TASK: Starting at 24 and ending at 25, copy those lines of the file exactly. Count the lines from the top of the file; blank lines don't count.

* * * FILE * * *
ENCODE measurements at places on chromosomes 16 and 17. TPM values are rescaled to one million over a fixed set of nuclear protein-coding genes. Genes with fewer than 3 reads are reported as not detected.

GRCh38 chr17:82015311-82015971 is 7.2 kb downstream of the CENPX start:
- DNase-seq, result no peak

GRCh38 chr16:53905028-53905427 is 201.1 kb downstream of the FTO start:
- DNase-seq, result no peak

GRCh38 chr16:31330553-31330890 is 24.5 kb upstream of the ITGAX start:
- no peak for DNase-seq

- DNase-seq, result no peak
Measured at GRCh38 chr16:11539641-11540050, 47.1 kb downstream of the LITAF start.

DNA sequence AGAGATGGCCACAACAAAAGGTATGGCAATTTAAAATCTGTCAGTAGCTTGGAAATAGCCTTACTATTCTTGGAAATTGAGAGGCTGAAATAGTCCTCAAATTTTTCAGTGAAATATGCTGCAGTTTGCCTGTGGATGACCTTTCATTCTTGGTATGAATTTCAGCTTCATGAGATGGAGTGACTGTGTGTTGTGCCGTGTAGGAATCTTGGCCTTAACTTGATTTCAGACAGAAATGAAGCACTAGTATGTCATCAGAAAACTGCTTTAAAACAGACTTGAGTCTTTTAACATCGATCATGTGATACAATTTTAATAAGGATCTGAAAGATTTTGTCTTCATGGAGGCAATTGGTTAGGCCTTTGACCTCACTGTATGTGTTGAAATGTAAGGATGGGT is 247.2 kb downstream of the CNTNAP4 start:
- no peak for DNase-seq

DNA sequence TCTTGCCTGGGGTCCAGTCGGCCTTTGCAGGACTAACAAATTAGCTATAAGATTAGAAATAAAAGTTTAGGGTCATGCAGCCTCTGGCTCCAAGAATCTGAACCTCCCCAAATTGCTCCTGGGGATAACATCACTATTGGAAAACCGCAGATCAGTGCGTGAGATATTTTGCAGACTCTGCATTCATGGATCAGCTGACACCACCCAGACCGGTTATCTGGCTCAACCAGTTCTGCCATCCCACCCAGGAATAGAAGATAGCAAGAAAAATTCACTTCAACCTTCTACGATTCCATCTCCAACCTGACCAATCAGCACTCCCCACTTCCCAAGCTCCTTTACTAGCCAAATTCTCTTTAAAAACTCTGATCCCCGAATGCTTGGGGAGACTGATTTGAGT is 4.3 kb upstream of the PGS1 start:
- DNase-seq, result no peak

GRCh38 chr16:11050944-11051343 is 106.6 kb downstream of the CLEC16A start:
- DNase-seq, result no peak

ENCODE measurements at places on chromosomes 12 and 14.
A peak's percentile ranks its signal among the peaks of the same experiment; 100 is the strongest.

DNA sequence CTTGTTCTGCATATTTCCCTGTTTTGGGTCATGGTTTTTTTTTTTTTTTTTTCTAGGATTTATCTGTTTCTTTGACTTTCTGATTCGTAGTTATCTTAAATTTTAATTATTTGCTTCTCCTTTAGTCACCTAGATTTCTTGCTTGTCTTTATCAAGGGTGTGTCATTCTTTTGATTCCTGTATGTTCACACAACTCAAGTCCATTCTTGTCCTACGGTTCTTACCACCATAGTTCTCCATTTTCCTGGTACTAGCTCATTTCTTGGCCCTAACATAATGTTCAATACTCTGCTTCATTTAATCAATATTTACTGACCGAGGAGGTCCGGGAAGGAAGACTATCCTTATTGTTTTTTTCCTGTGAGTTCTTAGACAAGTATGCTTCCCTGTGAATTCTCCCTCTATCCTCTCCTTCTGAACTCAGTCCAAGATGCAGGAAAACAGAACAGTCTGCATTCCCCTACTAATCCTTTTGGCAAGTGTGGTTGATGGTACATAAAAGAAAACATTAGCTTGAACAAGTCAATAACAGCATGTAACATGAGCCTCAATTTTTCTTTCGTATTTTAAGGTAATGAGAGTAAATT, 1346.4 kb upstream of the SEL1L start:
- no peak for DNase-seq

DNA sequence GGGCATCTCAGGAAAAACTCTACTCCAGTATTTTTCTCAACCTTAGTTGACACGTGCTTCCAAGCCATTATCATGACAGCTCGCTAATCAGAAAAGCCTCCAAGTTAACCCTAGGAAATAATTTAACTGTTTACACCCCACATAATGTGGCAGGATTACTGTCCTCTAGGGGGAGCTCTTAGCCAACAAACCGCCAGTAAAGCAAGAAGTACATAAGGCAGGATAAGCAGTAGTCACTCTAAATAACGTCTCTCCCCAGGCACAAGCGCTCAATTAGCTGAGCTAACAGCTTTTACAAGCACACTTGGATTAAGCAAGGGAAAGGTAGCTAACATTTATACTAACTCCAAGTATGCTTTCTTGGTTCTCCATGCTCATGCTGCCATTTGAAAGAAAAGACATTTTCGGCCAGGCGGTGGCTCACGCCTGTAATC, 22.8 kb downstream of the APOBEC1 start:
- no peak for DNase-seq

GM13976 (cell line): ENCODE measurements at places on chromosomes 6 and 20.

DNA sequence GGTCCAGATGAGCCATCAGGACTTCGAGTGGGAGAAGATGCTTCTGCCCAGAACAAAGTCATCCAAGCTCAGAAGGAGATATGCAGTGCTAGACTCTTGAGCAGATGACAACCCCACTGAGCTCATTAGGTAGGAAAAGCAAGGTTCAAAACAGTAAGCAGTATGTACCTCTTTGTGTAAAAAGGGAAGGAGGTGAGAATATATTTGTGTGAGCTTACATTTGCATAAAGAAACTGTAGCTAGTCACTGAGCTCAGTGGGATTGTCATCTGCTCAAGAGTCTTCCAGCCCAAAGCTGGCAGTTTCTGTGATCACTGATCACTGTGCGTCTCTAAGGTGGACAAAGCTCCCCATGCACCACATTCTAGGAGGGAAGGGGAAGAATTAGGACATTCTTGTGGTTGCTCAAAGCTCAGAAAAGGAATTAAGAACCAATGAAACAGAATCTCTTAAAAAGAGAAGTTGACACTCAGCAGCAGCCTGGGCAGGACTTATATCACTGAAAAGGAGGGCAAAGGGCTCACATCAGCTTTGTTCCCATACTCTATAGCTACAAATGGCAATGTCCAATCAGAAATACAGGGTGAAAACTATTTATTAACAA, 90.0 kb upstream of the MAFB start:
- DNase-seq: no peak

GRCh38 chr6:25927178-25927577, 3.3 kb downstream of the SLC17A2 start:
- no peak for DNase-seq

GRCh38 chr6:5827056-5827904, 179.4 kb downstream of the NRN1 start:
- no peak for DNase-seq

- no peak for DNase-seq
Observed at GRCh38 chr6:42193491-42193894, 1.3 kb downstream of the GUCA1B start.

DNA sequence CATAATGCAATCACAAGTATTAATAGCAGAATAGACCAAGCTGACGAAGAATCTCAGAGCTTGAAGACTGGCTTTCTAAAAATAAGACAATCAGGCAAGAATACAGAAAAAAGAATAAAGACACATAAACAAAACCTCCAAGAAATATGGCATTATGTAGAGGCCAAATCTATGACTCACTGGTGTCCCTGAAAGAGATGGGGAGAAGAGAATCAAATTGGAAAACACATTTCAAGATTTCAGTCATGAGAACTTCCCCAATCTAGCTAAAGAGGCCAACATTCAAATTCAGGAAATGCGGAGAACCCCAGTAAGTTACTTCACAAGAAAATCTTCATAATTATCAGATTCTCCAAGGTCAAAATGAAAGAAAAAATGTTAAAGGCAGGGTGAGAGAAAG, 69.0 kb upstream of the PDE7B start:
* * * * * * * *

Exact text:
- DNase-seq: no peak

GRCh38 chr6:25927178-25927577, 3.3 kb downstream of the SLC17A2 start: